It's a damn shame our countries aren't run by people with exactly this way of thinking, instead of the prejudiced, ignorant and self-serving jokes that end up running them.
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[User Picture]From: theidolhands
2016-07-15 04:47 am (UTC)

part II

(First half marked as spam for linking to a news article)

I've always been a part of multi-cultural groups who all liked each other. It's sad to say things are different now. Tensions are high. People who don't bother to say, "How are you today", or ignore rl friends for years, are quick to preen themselves as "caring" for pointing fingers and condemning large groups of people based on shallow common traits, AND glorifying themselves for same (just different descriptions), despite any personal (or numerous) shortcomings unrelated to either group. Again, that's people. But...it was nicer when we all excused our shortcomings and all of us were misfits who supported each other instead of focusing on specific differences or trying to condemn and glorify.

However, I welcome, as do many, that those who judge get involved. Put your intellectual thoughts, and carefully structured posts from the comfort of home, and protests into action. Get out there. Look the people you want to help in the eye. Daily. For years. That's how change happens.

Because I know who wasn't wearing enough "armor" in Texas that day.
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[User Picture]From: e_moon60
2016-07-15 12:53 pm (UTC)

Re: part II

Your first part got to me, if not to LJ because of the rule.

It's important to be specific--when you say "people" aren't saying hello to those in other cultures anymore...which people? Because where I live, we are. In a town with at least four races (white, black, Hispanic, and Asian) while there are those who don't, most of us do greet and chat with each other. As I do when I go to the city.

As for your argument that the best way to cure bad policing would be to join the police force...from other sources (including people who did exactly that) there are data indicating that joining any organization to change it--unless you can overwhelm it (which, given that police forces have limited openings each year) doesn't work if the existing culture (which has traction, inertia, otherwise known as "tradition" on its side) does not want to accept any change. To keep a job, the newcomer has to "fit in" and newcomers rarely affect policy until they've been in place for years--so they learn to be what they wanted to change, or they get out.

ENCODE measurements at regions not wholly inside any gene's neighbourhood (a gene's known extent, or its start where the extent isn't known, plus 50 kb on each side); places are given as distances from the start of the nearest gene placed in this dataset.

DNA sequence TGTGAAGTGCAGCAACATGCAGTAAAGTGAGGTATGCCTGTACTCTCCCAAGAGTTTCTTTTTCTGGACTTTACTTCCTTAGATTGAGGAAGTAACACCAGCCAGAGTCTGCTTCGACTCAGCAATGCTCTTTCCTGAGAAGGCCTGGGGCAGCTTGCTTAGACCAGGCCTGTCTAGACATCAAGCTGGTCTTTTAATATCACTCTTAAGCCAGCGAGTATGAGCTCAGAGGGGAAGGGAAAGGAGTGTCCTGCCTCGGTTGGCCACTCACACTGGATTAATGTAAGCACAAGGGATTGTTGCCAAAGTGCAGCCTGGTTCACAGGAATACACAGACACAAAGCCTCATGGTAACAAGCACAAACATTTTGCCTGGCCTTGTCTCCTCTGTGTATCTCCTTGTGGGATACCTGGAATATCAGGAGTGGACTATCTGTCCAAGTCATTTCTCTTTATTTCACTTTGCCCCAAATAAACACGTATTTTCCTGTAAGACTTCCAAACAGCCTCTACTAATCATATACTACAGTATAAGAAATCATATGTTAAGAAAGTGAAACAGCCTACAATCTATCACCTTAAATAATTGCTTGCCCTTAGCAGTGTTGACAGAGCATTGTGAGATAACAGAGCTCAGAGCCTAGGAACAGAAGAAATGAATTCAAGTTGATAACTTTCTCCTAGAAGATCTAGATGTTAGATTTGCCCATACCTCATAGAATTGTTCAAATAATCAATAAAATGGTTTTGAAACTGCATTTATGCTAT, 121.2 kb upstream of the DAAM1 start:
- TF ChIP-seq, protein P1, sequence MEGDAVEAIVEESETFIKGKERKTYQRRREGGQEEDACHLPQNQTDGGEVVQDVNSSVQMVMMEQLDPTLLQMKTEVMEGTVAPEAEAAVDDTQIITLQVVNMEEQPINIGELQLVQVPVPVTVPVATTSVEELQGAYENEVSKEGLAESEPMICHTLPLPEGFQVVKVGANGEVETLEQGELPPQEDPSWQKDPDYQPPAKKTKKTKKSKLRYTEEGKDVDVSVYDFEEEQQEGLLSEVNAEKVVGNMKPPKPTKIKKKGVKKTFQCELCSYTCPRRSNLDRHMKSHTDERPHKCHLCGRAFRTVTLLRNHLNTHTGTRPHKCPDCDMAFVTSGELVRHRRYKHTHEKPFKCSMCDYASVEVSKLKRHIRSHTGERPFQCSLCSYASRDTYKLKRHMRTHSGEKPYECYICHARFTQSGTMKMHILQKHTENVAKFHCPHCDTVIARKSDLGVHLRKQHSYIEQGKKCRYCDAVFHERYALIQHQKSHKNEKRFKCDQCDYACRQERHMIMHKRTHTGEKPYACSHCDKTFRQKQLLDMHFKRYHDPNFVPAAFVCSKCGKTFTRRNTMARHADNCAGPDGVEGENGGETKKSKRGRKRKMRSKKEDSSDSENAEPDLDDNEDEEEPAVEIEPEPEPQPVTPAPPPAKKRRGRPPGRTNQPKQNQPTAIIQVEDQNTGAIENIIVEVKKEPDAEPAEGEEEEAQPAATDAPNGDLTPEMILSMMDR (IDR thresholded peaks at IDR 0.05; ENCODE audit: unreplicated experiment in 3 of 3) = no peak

Income: for the nearest large city, Austin, the median annual Police Patrol Officer salary in Austin, TX is $50,757, as of June 24, 2016, with a range usually between $42,276-$59,900 not including bonus and benefit information and other factors that impact base pay. (Bonus and benefits add to that base.) East Austin's median income is $35,053; this has long been the location of most black and Hispanic residents. Austin as a whole has a higher median income, about $77,0000, as it is the political and tech center with both highly aid lobbyists & politicians and wealthy entrepreneurs. There's also a large homeless population in central Austin, much hated by the GOP legislators and the tourist-minded developers, whose income is very low. The contrast by neighborhood is stark. Gentrification in East Austin has already begun.